Feeds:
Posts
Comments

Posts Tagged ‘plantain’

Yuki and I were cruisin’ around this weekend and ended up passing through the Puerto Rican strip of Division Street. Right about that time both of our stomach’s started to growl. Her’s may have been the baby kicking, but mine was definitely something else. While neither of us were all too impressed with the food we ate in Puerto Rico, with the exception of a few spots, we never really explored the Puerto Rican food in Chicago. Funny thing is we used to live 2 blocks east of it and frequently rode our bikes past it on our way to Humboldt Park, yet never made it down there for eats. When we saw Papa’s we had to stop in and give it a whirl. Honestly though, we thought it was Papa’s as in potato, but it was all about the bald guy in the pic below. Oh well, it was very busy, mostly with Puerto Rican/Chicagoans, so that was a good sign. They do have papas fritas on the menu though.

Papa’s is a small little place run by Papa and Mama. I love the palapa over the counter, gives it a nice tropical feel. The menu is mostly based on rotisserie chicken, as you can see the numerous birds rotating behind Papa. Not having had a Jibarito in a long time, and with them claiming to have the best in town, that seemed like the way for us to go. So, we grabbed a seat as soon as one opened up, and Mama came by to serve us.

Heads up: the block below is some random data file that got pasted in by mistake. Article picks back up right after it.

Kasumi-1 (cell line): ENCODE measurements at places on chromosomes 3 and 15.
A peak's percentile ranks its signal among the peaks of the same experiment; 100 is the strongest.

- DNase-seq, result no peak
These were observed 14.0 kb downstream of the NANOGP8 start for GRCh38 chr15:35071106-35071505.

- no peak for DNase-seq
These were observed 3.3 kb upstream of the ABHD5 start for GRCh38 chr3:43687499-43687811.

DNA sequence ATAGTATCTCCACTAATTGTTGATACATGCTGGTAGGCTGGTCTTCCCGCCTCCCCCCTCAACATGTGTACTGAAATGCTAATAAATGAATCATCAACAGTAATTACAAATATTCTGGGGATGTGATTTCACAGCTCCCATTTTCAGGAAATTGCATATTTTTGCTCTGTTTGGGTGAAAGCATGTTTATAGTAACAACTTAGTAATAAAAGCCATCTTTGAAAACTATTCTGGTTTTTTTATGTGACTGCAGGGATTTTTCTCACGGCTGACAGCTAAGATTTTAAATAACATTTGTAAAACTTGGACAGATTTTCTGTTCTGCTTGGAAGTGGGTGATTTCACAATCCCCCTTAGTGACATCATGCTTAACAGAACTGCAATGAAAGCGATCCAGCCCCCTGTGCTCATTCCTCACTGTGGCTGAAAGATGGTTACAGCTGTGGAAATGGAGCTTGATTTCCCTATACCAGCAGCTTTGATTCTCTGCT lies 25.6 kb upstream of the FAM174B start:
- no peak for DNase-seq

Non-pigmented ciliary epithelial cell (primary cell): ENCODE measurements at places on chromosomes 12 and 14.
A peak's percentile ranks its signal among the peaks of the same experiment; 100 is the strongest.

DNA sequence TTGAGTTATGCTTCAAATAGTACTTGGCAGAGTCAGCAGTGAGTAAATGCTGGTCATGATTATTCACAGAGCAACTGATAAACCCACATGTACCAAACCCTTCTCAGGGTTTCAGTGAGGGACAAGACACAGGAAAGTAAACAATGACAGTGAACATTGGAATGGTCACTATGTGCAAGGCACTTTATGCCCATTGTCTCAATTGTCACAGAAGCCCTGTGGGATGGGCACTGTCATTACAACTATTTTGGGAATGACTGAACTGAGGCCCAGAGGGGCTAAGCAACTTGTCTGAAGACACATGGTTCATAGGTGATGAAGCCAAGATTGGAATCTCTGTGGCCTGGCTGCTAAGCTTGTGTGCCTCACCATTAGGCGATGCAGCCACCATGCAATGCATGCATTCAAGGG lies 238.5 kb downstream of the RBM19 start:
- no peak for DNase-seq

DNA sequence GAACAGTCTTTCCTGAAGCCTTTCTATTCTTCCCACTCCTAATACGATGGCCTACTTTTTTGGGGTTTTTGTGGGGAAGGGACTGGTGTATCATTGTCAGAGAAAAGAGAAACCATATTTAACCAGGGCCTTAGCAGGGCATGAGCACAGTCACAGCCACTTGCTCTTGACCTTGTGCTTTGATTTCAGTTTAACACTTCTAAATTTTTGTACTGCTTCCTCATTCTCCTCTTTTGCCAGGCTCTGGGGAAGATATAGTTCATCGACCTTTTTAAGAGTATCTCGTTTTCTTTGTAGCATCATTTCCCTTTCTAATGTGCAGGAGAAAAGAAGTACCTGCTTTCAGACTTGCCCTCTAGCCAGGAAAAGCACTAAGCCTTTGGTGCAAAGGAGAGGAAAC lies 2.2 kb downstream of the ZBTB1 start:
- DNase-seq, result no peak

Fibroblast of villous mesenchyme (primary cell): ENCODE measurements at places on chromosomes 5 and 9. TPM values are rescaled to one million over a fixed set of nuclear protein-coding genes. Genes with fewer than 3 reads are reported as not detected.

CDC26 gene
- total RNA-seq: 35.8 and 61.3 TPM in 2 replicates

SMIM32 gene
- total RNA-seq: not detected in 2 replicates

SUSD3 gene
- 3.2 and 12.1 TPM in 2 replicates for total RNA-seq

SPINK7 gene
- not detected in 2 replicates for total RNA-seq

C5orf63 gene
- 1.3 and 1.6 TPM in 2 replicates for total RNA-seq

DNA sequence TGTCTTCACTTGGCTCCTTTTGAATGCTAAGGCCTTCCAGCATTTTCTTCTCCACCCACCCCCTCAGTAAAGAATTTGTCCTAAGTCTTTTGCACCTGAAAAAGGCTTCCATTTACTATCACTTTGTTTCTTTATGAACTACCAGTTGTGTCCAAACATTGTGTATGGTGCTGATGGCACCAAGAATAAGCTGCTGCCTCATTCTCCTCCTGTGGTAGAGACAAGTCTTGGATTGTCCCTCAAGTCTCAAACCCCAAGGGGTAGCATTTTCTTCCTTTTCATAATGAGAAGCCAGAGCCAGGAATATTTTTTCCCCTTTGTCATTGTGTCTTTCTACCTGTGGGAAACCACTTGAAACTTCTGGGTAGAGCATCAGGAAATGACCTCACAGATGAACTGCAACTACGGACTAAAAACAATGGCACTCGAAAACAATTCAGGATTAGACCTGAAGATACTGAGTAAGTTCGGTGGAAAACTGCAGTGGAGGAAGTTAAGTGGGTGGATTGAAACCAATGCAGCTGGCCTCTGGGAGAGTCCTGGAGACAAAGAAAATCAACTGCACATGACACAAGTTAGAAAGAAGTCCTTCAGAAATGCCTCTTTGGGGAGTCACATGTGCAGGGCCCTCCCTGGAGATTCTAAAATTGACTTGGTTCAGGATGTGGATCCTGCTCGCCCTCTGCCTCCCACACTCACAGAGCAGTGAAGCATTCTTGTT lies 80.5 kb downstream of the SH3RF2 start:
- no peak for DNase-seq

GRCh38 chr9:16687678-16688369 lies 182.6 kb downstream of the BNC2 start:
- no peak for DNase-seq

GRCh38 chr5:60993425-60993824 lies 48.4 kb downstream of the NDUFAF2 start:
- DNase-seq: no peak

Yuki got the rotisserie chicken breast and I got the steak. The plantain was the perfect thickness and fried just right. Fresh lettuce and tomatoes, garlic mayo, and some sort of white cheese rounded out the garnish. Hers came with Spanish rice and pigeon peas while mine came with white rice and beans. I have to say, they may be right, it could very well be the best damn Jibarito in town! Granted, I’ve only had three in my life, but these were by far the best I’ve had. As good as the steak was the chicken was outstanding! They may also have the best rotisserie chicken in town! Juicy and flavorful!

When Mama brought the bill there was this bumper sticker with it. I won’t put it on the green machine anytime soon, but they certainly do have every reason to be proud of the chicken. We will definitely go back for more sometime, only next time we’ll probably get a whole bird and rip that thing to pieces in a matter of seconds!

Read Full Post »

Alright, my final Donna from Aqua Safari recommendation, Las Flamitas. Again, it’s off the tourist path so the prices are much lower and food is much much better. A couple from Iowa joined us for this lunch. He went diving with us and they were also looking for some local food options.

So, we started off with some soup. One thing I noticed is that the more authentic joints always serve soup with the meals, gratis of course. This one was a simple chicken consomme with vegetables. Very basic, but very tasty.

For my entrée I got the Parrillada. A plate full of grilled meats. There was grilled chicken, beef, a pork enchilada with mole, rice, fried plantain, a small salad, steamed squash ring, broccoli, papas fritas, avocado, lime, and some smoky salsa. It really was a ton of food! I ate most of it somehow, but it’s something that Yuki and I could have easily shared and still have been satisfied. Our Iowan friends each got the Parrillada as well.